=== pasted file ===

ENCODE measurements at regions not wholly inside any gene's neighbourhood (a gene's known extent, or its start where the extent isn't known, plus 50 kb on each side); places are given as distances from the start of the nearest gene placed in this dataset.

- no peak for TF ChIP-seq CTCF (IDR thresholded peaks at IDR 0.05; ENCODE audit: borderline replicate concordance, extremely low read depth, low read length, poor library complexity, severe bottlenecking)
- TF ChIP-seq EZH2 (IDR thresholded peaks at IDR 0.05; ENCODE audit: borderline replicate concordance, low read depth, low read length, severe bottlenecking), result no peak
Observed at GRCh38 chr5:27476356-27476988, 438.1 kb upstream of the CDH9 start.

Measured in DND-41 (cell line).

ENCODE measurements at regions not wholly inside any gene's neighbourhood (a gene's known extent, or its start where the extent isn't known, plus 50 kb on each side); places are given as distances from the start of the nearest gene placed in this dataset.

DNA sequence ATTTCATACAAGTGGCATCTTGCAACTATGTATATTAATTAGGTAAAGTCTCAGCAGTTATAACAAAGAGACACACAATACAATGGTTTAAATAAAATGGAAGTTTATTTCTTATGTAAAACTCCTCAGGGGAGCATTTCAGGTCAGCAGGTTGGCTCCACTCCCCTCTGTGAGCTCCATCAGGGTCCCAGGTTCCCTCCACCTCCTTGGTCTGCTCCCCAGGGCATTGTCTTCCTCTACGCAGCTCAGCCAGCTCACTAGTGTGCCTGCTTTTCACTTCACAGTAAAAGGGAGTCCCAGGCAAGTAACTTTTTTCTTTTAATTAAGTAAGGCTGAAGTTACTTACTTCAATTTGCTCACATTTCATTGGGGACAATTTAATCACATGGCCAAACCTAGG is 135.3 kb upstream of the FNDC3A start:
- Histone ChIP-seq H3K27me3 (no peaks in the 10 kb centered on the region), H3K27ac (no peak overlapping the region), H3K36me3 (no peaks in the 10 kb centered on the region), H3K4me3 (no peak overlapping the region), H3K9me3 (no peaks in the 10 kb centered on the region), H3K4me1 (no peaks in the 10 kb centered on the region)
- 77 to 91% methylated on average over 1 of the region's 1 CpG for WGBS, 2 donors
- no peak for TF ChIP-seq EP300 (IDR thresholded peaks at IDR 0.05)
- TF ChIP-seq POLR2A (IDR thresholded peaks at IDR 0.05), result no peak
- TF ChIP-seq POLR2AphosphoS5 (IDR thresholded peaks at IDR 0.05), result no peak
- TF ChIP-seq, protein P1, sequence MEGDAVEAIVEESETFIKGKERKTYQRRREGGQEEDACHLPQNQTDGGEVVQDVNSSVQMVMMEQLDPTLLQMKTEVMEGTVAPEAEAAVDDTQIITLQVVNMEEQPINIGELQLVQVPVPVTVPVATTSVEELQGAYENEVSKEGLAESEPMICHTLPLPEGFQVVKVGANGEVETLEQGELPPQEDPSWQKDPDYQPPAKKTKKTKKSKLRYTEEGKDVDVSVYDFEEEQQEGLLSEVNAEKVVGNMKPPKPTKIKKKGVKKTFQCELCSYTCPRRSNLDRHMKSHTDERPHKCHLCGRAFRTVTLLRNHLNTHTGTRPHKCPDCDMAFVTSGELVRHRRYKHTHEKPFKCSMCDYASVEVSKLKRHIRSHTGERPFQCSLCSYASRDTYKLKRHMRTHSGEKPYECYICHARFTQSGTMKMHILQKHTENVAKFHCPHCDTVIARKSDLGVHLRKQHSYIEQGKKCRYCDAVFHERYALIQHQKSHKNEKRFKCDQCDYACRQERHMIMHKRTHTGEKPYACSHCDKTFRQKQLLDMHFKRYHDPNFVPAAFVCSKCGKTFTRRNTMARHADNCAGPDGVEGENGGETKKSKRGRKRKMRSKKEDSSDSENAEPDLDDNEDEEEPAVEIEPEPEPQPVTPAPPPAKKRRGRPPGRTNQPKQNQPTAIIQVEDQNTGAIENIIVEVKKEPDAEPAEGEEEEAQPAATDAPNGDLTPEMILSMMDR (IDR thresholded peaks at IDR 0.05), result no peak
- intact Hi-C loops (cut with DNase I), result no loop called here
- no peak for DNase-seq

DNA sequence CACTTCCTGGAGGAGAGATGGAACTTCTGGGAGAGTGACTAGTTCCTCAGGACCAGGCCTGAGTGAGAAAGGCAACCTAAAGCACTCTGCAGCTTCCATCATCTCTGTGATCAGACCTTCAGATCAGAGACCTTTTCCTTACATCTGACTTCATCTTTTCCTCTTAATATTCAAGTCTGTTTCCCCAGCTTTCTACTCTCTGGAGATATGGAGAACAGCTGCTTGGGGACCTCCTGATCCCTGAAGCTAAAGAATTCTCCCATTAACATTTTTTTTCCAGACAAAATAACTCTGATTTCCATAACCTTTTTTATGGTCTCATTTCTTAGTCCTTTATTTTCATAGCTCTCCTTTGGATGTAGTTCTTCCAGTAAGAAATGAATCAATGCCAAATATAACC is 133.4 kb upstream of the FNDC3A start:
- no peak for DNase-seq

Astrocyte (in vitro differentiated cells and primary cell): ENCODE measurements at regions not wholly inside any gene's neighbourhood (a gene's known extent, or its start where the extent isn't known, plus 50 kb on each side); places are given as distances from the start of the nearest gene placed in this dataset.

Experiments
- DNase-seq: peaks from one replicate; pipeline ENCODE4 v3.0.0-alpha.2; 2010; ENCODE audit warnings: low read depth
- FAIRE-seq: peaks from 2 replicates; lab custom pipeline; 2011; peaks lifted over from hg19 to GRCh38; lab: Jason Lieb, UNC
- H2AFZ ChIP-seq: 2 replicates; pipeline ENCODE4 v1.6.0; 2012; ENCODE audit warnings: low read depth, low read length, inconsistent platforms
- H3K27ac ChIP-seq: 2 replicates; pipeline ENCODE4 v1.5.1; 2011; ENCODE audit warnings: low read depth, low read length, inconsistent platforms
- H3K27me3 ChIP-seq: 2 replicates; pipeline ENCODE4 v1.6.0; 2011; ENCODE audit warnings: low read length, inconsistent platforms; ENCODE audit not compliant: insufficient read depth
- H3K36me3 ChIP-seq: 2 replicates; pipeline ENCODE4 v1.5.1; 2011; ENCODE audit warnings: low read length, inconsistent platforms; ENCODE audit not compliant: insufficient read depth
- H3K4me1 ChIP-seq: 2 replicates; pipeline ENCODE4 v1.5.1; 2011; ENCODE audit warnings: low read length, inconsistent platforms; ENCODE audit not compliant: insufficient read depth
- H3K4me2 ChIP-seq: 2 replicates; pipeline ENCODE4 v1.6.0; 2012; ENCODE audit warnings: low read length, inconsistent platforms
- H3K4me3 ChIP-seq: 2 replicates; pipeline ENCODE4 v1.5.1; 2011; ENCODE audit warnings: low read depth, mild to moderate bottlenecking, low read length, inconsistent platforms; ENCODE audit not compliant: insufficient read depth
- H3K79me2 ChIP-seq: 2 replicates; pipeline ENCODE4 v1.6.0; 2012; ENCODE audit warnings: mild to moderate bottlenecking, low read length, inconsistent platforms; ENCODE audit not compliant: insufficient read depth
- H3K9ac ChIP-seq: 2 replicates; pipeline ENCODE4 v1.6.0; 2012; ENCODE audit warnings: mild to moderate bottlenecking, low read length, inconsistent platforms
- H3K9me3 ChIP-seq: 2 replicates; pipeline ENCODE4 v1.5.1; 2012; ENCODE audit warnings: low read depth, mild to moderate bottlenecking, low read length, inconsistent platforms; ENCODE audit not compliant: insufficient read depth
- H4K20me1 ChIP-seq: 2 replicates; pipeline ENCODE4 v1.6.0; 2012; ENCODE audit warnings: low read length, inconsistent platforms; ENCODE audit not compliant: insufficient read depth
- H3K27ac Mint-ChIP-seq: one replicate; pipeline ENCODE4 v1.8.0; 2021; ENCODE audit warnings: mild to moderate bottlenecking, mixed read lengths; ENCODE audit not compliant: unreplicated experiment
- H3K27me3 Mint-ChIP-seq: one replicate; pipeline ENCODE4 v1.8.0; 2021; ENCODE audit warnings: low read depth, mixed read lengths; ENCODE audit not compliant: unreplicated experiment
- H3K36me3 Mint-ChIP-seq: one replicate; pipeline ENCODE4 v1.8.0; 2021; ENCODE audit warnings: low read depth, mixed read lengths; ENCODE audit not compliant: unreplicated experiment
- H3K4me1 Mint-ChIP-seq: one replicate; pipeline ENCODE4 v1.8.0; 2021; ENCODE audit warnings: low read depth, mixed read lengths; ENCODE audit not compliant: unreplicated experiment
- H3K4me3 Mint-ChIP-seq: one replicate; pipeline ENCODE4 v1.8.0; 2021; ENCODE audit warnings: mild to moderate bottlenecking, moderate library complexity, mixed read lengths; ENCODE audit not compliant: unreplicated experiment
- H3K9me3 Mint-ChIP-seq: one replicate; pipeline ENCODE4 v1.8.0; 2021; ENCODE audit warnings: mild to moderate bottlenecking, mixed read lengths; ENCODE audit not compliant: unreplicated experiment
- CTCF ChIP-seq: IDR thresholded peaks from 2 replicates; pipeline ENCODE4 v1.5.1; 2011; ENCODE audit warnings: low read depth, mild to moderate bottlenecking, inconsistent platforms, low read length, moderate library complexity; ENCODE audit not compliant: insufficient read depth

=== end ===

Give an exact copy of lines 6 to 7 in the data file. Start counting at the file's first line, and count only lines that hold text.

ENCODE measurements at regions not wholly inside any gene's neighbourhood (a gene's known extent, or its start where the extent isn't known, plus 50 kb on each side); places are given as distances from the start of the nearest gene placed in this dataset.

DNA sequence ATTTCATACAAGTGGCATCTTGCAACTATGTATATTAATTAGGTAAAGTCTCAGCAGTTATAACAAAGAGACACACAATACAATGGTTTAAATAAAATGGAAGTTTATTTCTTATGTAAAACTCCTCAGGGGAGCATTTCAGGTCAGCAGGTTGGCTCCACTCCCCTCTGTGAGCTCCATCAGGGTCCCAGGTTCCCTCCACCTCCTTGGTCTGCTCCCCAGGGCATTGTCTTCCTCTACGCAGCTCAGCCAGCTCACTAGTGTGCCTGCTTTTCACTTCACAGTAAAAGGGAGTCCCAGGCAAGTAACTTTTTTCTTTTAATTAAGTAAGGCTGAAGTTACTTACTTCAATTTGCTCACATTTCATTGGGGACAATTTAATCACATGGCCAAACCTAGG is 135.3 kb upstream of the FNDC3A start: